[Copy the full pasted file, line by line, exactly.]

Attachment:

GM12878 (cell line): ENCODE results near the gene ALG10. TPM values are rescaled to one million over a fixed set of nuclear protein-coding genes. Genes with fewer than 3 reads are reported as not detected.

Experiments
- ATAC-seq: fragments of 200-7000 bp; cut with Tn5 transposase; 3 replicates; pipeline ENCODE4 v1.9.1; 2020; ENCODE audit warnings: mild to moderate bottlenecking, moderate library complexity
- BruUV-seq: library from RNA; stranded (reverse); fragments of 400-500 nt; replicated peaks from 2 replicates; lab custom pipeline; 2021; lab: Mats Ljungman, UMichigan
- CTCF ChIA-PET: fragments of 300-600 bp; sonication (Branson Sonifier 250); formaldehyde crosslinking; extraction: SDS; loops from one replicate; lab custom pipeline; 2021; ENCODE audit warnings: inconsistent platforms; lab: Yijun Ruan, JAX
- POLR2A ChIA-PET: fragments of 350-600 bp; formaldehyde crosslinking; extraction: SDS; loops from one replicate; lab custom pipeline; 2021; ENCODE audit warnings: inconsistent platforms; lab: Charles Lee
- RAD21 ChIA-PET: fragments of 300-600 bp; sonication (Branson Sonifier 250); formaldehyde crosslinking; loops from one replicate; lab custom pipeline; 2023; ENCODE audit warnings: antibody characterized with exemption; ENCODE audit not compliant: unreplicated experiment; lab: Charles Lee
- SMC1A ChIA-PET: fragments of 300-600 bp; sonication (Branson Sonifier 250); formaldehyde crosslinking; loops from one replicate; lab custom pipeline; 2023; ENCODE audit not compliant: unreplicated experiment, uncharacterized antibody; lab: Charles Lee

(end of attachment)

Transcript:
GM12878 (cell line): ENCODE results near the gene ALG10. TPM values are rescaled to one million over a fixed set of nuclear protein-coding genes. Genes with fewer than 3 reads are reported as not detected.

Experiments
- ATAC-seq: fragments of 200-7000 bp; cut with Tn5 transposase; 3 replicates; pipeline ENCODE4 v1.9.1; 2020; ENCODE audit warnings: mild to moderate bottlenecking, moderate library complexity
- BruUV-seq: library from RNA; stranded (reverse); fragments of 400-500 nt; replicated peaks from 2 replicates; lab custom pipeline; 2021; lab: Mats Ljungman, UMichigan
- CTCF ChIA-PET: fragments of 300-600 bp; sonication (Branson Sonifier 250); formaldehyde crosslinking; extraction: SDS; loops from one replicate; lab custom pipeline; 2021; ENCODE audit warnings: inconsistent platforms; lab: Yijun Ruan, JAX
- POLR2A ChIA-PET: fragments of 350-600 bp; formaldehyde crosslinking; extraction: SDS; loops from one replicate; lab custom pipeline; 2021; ENCODE audit warnings: inconsistent platforms; lab: Charles Lee
- RAD21 ChIA-PET: fragments of 300-600 bp; sonication (Branson Sonifier 250); formaldehyde crosslinking; loops from one replicate; lab custom pipeline; 2023; ENCODE audit warnings: antibody characterized with exemption; ENCODE audit not compliant: unreplicated experiment; lab: Charles Lee
- SMC1A ChIA-PET: fragments of 300-600 bp; sonication (Branson Sonifier 250); formaldehyde crosslinking; loops from one replicate; lab custom pipeline; 2023; ENCODE audit not compliant: unreplicated experiment, uncharacterized antibody; lab: Charles Lee